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The Nerve to Become an Old Woman

A friend sent me Carolyn Heilbrun’s 1986 classic, Writing a Woman’s Life. I read it when it was new, listened to Heilbrun talk about it at Smith. In reading it again now, I see that I owe Heilbrun and her cronies enormous gratitude. She/they shaped my habits of mind more than I credited, till now. Her analysis of literature and culture is as comfortable to me as old slippers. But that’s the point of my gratitude. I made her ideas part of my way of looking at the world, part of the way I have given voice to other women and created my living autobiography.

For example, Heilbrun talks about the nerve it takes for a woman to fashion a vibrant, adventurous life (or to undertake a quest) after fifty; she says that narrative is so rare that it’s almost unthinkable. It was almost unthinkable in 1986. I’ve been taking it for granted for a long time. Heilbrun quotes an Isak Dinesen character saying “Women, when they are old enough to have done with the business of being women, and can let loose their strength, must be the most powerful creatures in the world” (128). Maybe. I do see great freedom in being done with the business of being a woman as women are expected to be: hair, makeup, a need to be pleasing and unthreatening to others. Inauthentic.

I love Heilbrun’s conclusion. “In the end,” she writes, “the changed life for women will be marked, I feel certain, by laughter. It is the unfailing key to a new kind of life. In films, novels, plays, stories, it is the laughter of women together that is the revealing sign, the spontaneous recognition of insight and love and freedom” (129). She goes on to celebrate “the end of the dream of closure” (130), by which she means the end of happy endings. If we dream toward “…and she lived happily ever after,” we might as well invite death into our dreams. Closure is stasis. All questions answered, all possibilities resolved.

Adventure, nerve, courage lies in stepping forward into the not-knowing. The danger. The possibility of joy and the possibility of disaster. As old women (or as old men), we can do that laughing–at our fool selves, at the crisis or the roller coaster we once thought life was made of, at our habits of mind (increasingly familiar to us as we meditate and see the same gerbil-wheels again and again). I love Joko Beck’s observation, “We never resolve anything. We just wear it out.” And then we laugh.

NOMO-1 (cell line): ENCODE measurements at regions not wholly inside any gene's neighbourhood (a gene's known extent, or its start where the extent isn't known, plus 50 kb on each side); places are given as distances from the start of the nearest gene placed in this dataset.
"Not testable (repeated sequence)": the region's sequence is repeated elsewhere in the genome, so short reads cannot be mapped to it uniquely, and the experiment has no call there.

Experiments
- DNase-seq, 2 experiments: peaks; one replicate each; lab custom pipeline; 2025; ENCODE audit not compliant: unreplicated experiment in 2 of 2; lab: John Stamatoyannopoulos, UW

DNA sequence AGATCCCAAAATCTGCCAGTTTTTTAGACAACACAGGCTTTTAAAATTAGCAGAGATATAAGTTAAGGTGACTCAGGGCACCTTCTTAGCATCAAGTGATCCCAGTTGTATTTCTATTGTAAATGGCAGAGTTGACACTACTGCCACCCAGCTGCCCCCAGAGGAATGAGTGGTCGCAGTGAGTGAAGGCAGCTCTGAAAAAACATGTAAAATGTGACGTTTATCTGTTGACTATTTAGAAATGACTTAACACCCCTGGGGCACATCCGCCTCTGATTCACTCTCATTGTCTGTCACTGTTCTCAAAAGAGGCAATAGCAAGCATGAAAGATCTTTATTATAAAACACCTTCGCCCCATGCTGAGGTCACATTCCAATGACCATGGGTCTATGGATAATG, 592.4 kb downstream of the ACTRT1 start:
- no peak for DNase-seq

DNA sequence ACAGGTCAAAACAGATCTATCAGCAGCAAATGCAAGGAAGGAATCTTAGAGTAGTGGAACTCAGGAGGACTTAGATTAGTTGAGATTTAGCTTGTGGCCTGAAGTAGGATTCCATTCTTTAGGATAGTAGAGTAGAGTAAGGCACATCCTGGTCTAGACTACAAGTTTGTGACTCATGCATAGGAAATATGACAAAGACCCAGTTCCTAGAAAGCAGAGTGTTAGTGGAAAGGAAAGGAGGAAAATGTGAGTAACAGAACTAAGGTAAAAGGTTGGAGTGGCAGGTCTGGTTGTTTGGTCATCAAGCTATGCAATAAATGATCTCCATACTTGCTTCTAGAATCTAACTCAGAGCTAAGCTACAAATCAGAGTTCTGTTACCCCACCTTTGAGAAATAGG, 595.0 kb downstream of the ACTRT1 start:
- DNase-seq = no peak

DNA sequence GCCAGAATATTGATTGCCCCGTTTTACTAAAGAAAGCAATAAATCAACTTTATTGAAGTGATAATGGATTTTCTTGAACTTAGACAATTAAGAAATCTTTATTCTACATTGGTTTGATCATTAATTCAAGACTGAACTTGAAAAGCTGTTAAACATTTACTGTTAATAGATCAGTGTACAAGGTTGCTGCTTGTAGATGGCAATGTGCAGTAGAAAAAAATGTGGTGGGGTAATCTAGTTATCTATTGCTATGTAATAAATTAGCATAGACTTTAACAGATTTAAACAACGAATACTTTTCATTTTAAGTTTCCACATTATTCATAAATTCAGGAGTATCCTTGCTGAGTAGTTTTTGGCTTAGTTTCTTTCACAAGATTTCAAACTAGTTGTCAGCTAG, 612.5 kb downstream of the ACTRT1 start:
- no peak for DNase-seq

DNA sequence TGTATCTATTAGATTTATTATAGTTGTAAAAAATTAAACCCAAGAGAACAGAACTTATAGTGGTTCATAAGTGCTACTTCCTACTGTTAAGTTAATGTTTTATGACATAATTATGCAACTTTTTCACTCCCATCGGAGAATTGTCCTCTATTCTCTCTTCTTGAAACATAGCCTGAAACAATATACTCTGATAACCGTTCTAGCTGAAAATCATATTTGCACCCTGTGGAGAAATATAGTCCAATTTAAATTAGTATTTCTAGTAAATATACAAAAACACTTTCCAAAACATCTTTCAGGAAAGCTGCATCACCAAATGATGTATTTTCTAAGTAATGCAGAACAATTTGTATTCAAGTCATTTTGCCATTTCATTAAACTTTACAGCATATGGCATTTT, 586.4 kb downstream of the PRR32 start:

I have a quibble with Heilbrun. This goes back to my doctoral dissertation on women playwrights of the Queen Anne era, those nervy single women who took London by storm from 1695 till 1714 and wrote play after play in which female friendship was the main plot mechanism. Heilbrun quotes Toni Morrison as declaring, “Friendship between women is special, different, and has never been depicted as the major focus of a novel before Sula.” Heilbrun picks up there and writes, “[Friendship between women] had not been depicted in an autobiographical work as a major focus of a woman’s life before the work of Audre Lorde and her generation” (75). Well, OK, maybe that’s true of novels and autobiographies, but it isn’t true of plays. I loved Audre, and I love Morrison’s books (especially Sula and Beloved), but the main point Heilbrun makes is that women have been marginalized, made invisible, written out of history: and these women in Queen Anne’s time–poor women, desperate to survive and feed themselves and their children–their names were Catharine Trotter, Mary Pix, Susannah Centlivre, Delariviere Manley, Jane Wiseman, and Mary Davys: these women risked disaster, but they laughed, and made London laugh, and framed narratives on the possibility that women’s friendships could be dramatic and could matter more than anything else. They did that, and then they got written out of history till Nancy Cotton, Connie Clark, Fidelis Morgan, and I dug them up again in the late 80s.